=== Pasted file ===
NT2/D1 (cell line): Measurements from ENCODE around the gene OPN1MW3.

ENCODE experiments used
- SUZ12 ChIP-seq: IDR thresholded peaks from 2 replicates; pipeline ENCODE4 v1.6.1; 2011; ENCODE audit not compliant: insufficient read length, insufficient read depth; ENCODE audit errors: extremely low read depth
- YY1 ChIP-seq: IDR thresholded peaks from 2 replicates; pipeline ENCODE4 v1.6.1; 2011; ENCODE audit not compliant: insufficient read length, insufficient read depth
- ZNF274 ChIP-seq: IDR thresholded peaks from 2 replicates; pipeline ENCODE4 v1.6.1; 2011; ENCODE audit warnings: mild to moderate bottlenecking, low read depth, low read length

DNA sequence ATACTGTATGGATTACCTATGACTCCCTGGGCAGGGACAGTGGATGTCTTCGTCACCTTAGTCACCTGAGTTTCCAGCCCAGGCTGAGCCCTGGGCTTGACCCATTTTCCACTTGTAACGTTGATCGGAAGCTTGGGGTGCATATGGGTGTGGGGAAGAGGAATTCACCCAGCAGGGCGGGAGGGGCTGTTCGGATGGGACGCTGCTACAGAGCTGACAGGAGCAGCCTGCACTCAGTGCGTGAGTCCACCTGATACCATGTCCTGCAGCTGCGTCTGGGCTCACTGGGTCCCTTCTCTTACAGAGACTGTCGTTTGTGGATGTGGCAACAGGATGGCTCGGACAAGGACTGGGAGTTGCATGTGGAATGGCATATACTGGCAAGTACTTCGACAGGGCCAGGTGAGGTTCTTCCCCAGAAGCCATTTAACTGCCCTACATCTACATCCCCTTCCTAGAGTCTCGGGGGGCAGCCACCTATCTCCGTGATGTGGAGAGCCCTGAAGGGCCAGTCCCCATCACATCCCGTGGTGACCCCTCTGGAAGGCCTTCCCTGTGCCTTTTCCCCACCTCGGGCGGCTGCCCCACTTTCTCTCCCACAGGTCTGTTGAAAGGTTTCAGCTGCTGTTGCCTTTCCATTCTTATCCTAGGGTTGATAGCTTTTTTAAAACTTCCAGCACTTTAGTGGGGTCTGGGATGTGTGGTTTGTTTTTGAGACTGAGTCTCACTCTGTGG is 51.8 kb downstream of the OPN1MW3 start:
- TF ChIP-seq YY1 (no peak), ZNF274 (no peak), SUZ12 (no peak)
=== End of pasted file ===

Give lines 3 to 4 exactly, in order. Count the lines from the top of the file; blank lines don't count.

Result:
- SUZ12 ChIP-seq: IDR thresholded peaks from 2 replicates; pipeline ENCODE4 v1.6.1; 2011; ENCODE audit not compliant: insufficient read length, insufficient read depth; ENCODE audit errors: extremely low read depth
- YY1 ChIP-seq: IDR thresholded peaks from 2 replicates; pipeline ENCODE4 v1.6.1; 2011; ENCODE audit not compliant: insufficient read length, insufficient read depth